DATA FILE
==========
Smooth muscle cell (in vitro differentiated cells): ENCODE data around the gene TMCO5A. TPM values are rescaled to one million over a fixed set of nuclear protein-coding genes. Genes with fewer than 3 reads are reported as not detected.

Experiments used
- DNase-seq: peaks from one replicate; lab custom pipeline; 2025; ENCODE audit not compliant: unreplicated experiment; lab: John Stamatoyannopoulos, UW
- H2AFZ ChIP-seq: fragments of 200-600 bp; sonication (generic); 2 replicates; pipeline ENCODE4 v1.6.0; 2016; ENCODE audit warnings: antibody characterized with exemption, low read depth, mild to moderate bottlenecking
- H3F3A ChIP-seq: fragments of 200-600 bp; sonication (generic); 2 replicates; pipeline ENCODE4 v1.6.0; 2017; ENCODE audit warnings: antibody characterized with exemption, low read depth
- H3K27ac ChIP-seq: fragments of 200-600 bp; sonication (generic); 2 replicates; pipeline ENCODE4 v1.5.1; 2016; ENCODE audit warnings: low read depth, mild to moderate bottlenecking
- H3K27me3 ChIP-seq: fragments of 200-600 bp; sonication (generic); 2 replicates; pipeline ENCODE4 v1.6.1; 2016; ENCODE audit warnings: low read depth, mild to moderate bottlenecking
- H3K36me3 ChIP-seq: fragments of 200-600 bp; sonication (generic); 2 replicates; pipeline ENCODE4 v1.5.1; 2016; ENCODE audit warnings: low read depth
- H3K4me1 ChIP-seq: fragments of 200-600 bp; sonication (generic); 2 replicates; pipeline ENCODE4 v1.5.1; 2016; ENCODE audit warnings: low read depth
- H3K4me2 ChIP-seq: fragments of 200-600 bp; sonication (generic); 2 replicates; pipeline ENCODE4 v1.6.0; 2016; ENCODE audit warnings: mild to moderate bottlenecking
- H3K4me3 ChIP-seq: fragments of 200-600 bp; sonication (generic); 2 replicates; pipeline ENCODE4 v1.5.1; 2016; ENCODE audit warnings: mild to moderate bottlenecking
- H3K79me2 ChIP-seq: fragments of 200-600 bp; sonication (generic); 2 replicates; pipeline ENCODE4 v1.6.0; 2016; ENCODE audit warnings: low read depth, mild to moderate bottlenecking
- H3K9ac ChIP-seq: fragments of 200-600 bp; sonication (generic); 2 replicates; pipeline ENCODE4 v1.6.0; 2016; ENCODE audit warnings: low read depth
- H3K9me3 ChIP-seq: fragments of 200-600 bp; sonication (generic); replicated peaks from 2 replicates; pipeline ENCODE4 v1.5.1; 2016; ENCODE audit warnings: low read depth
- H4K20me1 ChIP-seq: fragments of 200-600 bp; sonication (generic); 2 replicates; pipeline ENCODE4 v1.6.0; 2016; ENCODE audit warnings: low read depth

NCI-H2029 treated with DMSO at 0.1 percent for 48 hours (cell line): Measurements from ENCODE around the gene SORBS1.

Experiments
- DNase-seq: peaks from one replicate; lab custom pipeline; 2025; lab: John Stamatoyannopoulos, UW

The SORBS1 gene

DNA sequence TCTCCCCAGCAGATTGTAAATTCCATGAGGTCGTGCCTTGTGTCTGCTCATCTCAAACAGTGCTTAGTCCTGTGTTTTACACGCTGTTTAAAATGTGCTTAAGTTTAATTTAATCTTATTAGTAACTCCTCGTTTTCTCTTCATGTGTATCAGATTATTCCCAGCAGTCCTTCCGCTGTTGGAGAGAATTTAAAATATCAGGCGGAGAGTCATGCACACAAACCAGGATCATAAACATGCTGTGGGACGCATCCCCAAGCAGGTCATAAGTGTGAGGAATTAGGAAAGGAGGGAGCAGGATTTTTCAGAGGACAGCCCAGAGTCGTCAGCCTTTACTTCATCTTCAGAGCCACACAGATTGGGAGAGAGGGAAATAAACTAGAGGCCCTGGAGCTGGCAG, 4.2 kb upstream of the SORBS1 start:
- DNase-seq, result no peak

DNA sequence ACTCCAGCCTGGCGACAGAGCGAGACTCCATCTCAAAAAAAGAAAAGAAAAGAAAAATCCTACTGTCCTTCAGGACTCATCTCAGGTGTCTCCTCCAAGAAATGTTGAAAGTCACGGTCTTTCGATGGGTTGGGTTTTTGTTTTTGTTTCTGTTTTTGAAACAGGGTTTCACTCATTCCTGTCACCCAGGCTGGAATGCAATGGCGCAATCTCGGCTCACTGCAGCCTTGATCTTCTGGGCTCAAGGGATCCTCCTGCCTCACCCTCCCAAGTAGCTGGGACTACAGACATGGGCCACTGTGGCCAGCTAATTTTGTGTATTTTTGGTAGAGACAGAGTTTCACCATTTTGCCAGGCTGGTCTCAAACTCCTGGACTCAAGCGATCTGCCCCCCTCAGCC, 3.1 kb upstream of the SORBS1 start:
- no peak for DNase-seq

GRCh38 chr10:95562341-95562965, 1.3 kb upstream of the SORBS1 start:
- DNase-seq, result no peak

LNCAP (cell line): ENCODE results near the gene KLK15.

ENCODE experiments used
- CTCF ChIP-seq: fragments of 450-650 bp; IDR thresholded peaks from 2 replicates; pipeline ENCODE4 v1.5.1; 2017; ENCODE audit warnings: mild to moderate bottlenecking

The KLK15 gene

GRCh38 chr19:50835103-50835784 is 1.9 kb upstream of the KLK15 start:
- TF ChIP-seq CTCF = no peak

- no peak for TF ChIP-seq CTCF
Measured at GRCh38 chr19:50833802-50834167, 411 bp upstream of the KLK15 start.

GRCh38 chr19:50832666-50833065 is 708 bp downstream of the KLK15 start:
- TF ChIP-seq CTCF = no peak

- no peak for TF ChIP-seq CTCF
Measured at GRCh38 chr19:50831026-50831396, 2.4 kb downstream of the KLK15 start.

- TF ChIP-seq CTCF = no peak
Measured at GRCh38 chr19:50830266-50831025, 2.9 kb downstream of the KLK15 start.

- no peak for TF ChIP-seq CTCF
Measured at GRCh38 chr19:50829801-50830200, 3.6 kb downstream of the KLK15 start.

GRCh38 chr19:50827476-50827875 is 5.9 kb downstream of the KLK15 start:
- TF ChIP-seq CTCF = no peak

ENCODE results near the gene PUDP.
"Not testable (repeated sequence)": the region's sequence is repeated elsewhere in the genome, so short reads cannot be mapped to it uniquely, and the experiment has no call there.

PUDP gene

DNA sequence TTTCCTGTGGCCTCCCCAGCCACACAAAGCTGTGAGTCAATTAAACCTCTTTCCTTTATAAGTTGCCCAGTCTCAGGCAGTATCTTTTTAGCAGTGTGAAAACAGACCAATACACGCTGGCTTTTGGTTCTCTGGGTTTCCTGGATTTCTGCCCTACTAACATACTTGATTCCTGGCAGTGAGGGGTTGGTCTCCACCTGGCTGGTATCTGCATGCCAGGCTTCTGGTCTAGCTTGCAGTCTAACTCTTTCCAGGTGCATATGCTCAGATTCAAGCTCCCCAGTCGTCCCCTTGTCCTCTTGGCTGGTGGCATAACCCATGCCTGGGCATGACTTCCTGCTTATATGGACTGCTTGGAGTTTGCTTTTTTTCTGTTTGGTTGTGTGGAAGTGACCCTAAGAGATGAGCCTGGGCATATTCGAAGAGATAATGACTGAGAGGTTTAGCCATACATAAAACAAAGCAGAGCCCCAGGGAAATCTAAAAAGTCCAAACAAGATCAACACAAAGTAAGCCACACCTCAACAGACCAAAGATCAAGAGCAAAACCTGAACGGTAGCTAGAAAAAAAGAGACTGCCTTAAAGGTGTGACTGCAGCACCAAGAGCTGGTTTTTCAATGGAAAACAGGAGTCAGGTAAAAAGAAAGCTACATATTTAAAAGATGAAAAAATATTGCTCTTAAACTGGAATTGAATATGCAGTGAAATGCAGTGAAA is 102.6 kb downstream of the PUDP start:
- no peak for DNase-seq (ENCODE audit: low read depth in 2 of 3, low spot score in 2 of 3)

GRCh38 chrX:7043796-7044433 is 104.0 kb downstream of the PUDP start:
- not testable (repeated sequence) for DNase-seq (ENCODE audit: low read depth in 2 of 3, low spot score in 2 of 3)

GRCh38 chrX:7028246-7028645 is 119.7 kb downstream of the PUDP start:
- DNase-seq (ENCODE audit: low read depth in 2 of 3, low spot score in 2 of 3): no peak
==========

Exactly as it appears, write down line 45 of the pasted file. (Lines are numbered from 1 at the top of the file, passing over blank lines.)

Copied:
"Not testable (repeated sequence)": the region's sequence is repeated elsewhere in the genome, so short reads cannot be mapped to it uniquely, and the experiment has no call there.